In my experience, few things are more inspiring than a wonderful surprise.
I first heard about J. N. Burnett Secondary School’s world-beating robotics team in March, when a small group of students set out with their teacher to compete in Canada’s largest high-school robotics competition.
They pooled their money, and between them had $200 to build their robot, which they made out of wood. That’s right: Wood.
Upon arriving at FIRST Robotics Canada’s Pacific Regional Championships in Victoria, Burnett quickly discovered that they were way out of their depth — or so it seemed. After all, their $200 robot was to compete against others with budgets as high as half-a-million dollars.
They were ranked the lowest out of 35 teams. When they started to compete, however, it became evident that Burnett had been seriously underestimated. The strength of their wooden robot made it extremely effective in a defensive position. Before long, and to the surprise of the other teams, they weren’t just taking part — they were actually a strong contender.
By the time the finals rolled around, the team had performed so well that the top-seeded squad, from Hawaii, chose to partner with them, and invited Burnett’s wooden robot into their alliance.
No one could believe it when the final scores were announced. Burnett had won! Against all odds, the rookie Canadian team from Richmond, British Columbia, had qualified for the World Championships in Houston, Texas with a $200 wooden robot.
However, they now faced yet another hurdle: Paying the US$5,000 entrance fee and estimated US$12,000 in flights and accommodation. Hearing of their predicament, and feeling inspired by their talent, commitment and accomplishments, I suggested they create a Giving Group on Charitable Impact. Because the Richmond School District is a qualified donee, anyone following or supporting the team could donate to their mission online and receive an immediate tax receipt.
Two weeks later, Burnett’s inspiring run continued: Their Giving Group had helped raise enough money to cover the costs! They couldn’t believe it: They were on their way to Houston to compete in the Worlds!
As one of their parents told me, the scale of Burnett’s achievement sunk in when they arrived at the tournament’s stadium and saw the sheer number of teams competing. They would be going up against 300 teams from over 70 countries around the world.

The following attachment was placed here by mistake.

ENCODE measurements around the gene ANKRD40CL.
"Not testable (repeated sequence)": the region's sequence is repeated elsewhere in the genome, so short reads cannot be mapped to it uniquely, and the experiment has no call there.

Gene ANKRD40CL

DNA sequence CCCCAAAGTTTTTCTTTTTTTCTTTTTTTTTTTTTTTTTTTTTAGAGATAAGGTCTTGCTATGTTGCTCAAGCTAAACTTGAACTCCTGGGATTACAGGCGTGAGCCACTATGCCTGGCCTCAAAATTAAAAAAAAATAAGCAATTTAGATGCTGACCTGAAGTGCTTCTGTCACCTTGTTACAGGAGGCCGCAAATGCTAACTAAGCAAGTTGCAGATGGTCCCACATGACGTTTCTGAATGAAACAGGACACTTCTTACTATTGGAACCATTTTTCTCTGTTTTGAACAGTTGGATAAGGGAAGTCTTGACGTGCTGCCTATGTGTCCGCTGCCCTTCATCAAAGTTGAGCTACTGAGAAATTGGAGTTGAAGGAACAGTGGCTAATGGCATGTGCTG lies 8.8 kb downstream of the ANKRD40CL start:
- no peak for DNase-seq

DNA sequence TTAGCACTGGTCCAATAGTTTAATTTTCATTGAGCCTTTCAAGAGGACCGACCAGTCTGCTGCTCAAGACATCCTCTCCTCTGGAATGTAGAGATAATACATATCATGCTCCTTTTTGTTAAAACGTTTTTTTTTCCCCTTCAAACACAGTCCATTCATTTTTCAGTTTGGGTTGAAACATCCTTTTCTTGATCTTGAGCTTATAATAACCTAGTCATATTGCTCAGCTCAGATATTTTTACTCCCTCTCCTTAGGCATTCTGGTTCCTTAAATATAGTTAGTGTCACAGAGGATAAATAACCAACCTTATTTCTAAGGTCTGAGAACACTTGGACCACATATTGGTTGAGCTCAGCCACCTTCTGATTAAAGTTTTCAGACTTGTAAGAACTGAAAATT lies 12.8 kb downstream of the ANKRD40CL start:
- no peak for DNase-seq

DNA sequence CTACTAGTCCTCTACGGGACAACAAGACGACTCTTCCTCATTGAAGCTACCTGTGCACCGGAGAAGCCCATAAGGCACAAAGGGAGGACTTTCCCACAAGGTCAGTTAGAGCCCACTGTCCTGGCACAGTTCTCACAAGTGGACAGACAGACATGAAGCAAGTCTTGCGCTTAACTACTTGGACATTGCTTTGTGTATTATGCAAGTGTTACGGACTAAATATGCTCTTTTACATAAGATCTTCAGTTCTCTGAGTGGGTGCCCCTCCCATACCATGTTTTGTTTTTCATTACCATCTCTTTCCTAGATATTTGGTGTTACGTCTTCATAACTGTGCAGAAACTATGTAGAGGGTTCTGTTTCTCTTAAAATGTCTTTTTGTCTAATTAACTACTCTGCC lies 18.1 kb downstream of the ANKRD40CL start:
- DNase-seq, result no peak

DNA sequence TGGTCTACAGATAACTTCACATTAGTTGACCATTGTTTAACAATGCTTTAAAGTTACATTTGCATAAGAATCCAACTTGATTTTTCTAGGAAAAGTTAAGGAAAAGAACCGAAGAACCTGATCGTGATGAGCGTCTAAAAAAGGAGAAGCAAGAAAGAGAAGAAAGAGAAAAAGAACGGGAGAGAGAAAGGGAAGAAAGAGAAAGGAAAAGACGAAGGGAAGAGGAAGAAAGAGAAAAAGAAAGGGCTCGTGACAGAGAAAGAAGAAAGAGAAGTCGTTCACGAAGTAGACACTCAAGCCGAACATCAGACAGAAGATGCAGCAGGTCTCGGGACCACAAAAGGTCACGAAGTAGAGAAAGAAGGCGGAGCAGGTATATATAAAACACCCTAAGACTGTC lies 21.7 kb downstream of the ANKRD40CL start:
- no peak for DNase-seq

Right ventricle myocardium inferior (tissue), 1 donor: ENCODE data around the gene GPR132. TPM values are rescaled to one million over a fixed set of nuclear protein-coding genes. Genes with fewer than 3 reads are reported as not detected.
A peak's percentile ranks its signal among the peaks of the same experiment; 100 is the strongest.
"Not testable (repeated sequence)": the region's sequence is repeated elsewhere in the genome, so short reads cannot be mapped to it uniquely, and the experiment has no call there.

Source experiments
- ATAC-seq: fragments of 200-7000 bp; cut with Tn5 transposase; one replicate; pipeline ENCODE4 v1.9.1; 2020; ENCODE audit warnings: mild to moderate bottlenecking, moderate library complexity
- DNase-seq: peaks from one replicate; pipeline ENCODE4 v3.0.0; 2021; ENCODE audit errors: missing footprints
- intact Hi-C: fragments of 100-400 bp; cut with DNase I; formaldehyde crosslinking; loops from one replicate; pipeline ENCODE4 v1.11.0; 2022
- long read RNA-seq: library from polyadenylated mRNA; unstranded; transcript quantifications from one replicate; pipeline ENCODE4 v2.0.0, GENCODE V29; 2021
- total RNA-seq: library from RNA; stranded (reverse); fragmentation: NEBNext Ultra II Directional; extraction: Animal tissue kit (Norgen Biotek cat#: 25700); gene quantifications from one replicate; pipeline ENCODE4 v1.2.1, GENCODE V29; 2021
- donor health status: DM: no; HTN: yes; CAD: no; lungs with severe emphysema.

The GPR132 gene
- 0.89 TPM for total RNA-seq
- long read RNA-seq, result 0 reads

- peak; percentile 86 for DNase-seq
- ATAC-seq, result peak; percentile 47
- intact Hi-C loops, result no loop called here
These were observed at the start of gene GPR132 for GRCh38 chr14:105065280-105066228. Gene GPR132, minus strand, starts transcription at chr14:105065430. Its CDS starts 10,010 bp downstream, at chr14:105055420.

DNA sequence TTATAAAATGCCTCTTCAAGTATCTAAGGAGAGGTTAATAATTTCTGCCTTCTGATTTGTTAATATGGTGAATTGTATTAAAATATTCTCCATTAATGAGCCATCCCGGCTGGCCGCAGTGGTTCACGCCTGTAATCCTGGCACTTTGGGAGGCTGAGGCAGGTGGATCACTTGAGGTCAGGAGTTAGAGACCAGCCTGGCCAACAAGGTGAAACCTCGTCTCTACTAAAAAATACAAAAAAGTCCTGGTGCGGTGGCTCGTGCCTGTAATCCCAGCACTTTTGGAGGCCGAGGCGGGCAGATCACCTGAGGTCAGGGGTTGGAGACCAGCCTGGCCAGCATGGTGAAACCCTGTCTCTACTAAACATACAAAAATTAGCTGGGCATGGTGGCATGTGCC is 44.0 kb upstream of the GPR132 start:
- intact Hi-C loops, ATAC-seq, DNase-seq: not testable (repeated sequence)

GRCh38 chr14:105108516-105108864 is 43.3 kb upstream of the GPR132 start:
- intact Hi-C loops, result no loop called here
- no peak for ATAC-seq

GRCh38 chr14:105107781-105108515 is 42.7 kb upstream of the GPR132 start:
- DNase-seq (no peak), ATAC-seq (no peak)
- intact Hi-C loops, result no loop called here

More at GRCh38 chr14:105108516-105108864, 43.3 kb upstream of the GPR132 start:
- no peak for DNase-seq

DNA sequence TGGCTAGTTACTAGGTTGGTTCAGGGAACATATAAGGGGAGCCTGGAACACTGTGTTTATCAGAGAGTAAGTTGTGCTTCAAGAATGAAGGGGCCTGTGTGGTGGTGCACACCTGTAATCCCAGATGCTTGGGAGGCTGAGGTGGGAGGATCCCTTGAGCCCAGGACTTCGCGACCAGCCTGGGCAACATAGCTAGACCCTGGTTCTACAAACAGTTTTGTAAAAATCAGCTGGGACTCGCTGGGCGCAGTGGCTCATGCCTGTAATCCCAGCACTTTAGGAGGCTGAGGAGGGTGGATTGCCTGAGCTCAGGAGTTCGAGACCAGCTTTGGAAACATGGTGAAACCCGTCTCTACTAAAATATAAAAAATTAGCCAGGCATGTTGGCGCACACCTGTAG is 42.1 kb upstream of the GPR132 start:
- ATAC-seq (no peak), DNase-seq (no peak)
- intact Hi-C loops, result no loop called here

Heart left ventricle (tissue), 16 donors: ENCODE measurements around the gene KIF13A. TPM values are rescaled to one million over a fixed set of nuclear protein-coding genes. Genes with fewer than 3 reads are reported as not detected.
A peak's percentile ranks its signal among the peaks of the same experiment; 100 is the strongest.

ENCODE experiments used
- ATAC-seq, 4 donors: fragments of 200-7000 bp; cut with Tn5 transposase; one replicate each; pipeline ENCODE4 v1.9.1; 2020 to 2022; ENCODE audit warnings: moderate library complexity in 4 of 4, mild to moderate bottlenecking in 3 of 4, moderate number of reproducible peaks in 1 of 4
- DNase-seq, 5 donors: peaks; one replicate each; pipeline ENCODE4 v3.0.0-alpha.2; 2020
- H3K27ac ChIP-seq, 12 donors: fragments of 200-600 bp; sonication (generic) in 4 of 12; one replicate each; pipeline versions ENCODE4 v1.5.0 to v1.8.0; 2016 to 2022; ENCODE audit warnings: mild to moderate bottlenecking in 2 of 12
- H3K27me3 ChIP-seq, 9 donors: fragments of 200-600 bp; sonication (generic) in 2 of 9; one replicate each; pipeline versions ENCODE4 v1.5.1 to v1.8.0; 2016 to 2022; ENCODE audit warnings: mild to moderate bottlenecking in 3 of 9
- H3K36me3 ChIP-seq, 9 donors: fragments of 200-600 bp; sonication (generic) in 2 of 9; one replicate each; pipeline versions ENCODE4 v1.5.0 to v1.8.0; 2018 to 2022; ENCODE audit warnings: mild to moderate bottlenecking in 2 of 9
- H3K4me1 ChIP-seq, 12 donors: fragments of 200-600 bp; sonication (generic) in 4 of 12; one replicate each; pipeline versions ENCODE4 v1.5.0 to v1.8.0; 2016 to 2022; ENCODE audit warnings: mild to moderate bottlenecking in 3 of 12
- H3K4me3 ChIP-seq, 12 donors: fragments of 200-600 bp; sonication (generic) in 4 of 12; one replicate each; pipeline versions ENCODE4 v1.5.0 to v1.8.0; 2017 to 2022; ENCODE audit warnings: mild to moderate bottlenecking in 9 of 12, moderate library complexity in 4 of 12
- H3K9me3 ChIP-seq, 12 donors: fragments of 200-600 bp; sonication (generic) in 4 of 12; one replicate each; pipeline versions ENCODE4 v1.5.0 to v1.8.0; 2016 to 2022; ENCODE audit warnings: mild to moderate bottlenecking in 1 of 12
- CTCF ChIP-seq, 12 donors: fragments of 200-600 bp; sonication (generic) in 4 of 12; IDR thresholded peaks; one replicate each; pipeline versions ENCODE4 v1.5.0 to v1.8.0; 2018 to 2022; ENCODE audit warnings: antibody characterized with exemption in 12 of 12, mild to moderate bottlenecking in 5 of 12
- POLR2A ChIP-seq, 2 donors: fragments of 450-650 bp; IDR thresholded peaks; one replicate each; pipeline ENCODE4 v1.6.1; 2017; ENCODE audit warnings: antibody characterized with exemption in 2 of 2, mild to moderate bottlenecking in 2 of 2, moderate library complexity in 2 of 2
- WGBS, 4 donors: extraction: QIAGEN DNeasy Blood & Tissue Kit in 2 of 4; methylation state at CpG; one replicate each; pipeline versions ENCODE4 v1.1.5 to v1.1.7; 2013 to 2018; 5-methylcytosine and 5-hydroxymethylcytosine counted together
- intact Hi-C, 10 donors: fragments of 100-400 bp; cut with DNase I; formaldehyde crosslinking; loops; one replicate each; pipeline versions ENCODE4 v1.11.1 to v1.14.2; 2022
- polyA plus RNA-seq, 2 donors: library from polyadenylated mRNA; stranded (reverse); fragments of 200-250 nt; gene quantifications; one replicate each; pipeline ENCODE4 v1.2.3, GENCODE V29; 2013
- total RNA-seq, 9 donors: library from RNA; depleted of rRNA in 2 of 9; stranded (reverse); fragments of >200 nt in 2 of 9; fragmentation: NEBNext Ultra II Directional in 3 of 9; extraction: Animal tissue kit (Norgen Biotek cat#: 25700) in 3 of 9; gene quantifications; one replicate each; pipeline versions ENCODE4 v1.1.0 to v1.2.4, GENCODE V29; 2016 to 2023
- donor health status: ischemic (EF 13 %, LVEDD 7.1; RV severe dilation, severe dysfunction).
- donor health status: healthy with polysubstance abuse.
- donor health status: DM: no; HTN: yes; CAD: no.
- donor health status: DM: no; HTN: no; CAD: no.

Once again, they took everyone by surprise. Their trusty wooden robot made it through the first round, the second round, the third round…In fact, it made it all the way through to the quarter-finals. Up against the No. 1 team in the world, Burnett lost by just a single point.
By the end of the tournament, one thing was clear: This wasn’t about teenagers building robots, this was about robots building teenagers. It was an opportunity for them to feel inspired, to take risks, and to experience the generosity of others.
At the end of the tournament, the founder of FIRST Robotics, Dean Kamen, gave a speech about his passion for education. During his talk, he said:
“As teachers, we teach the future. That is why we teach.”
This message resonated deeply with Burnett’s eldest team member and captain, 17-year-old Delgado, who has since introduced a robotics program to elementary students in Richmond, and has decided to pursue a career as a teacher.
For the team at Charitable Impact, it was hugely rewarding to play a role in helping Burnett chase their dreams. On one hand, their journey embraces the spirit of collaboration reflected in everything from our India-based development team to the many school partnerships of our Charitable Allowance Program, in which participating students receive $10 a month to donate to the charity of their choice. On the other, members of the Burnett team are now mentoring elementary school kids in robotics and STEM programs to get them excited about the future and achieving things that seem impossible.
Back in March, it must have seemed impossible that Burnett would be invited by NASA to participate in the first-ever Canadian International Space Settlement Design Competition. But it happened, and wouldn’t you know it, Burnett won. Now, they’ve been invited to the Kennedy Space Center in Florida for the ISSDC finals.
All these experiences were made possible by the kindness of those who donated to the cause. It’s had a profound impact on the team, which has been inspired to give back so others can have similar experiences.
This kind of snowball effect is at the heart of everything we do at Charitable Impact. We believe that when it comes to giving and generosity, it’s all about inspiring and empowering people. Everyone envisions a change they would like to see in the world. An essential part of creating positive change now, and in the future, is inspiring the next generation to give back.
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